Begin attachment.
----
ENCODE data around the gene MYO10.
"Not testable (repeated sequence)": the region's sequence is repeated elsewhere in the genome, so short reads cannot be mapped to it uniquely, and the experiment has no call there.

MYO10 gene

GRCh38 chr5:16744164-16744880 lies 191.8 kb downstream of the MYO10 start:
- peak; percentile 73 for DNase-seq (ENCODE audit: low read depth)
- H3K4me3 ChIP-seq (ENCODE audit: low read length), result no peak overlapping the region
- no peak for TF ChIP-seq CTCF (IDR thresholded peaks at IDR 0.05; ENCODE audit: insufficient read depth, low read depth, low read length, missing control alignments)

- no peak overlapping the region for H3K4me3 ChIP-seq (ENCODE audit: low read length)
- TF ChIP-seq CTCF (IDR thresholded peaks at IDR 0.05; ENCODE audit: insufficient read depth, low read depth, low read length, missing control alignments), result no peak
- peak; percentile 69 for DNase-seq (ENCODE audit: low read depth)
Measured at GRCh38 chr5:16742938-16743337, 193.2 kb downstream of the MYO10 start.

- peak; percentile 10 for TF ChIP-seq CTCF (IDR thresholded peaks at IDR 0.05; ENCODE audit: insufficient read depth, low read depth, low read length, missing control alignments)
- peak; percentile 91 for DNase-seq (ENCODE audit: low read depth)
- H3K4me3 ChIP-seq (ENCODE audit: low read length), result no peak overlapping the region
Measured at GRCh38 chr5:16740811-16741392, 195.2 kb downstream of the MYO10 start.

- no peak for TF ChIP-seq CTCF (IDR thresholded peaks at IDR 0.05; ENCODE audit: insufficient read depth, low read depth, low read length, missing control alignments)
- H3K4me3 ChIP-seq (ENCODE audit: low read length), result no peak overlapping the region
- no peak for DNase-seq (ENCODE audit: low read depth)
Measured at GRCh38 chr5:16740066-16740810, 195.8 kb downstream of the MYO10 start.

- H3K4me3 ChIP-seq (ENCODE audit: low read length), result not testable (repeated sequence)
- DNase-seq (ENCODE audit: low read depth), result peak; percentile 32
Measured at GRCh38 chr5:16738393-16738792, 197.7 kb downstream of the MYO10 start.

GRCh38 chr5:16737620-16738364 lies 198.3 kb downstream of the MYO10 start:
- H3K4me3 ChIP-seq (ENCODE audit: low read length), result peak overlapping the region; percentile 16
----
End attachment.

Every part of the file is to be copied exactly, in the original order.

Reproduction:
ENCODE data around the gene MYO10.
"Not testable (repeated sequence)": the region's sequence is repeated elsewhere in the genome, so short reads cannot be mapped to it uniquely, and the experiment has no call there.

MYO10 gene

GRCh38 chr5:16744164-16744880 lies 191.8 kb downstream of the MYO10 start:
- peak; percentile 73 for DNase-seq (ENCODE audit: low read depth)
- H3K4me3 ChIP-seq (ENCODE audit: low read length), result no peak overlapping the region
- no peak for TF ChIP-seq CTCF (IDR thresholded peaks at IDR 0.05; ENCODE audit: insufficient read depth, low read depth, low read length, missing control alignments)

- no peak overlapping the region for H3K4me3 ChIP-seq (ENCODE audit: low read length)
- TF ChIP-seq CTCF (IDR thresholded peaks at IDR 0.05; ENCODE audit: insufficient read depth, low read depth, low read length, missing control alignments), result no peak
- peak; percentile 69 for DNase-seq (ENCODE audit: low read depth)
Measured at GRCh38 chr5:16742938-16743337, 193.2 kb downstream of the MYO10 start.

- peak; percentile 10 for TF ChIP-seq CTCF (IDR thresholded peaks at IDR 0.05; ENCODE audit: insufficient read depth, low read depth, low read length, missing control alignments)
- peak; percentile 91 for DNase-seq (ENCODE audit: low read depth)
- H3K4me3 ChIP-seq (ENCODE audit: low read length), result no peak overlapping the region
Measured at GRCh38 chr5:16740811-16741392, 195.2 kb downstream of the MYO10 start.

- no peak for TF ChIP-seq CTCF (IDR thresholded peaks at IDR 0.05; ENCODE audit: insufficient read depth, low read depth, low read length, missing control alignments)
- H3K4me3 ChIP-seq (ENCODE audit: low read length), result no peak overlapping the region
- no peak for DNase-seq (ENCODE audit: low read depth)
Measured at GRCh38 chr5:16740066-16740810, 195.8 kb downstream of the MYO10 start.

- H3K4me3 ChIP-seq (ENCODE audit: low read length), result not testable (repeated sequence)
- DNase-seq (ENCODE audit: low read depth), result peak; percentile 32
Measured at GRCh38 chr5:16738393-16738792, 197.7 kb downstream of the MYO10 start.

GRCh38 chr5:16737620-16738364 lies 198.3 kb downstream of the MYO10 start:
- H3K4me3 ChIP-seq (ENCODE audit: low read length), result peak overlapping the region; percentile 16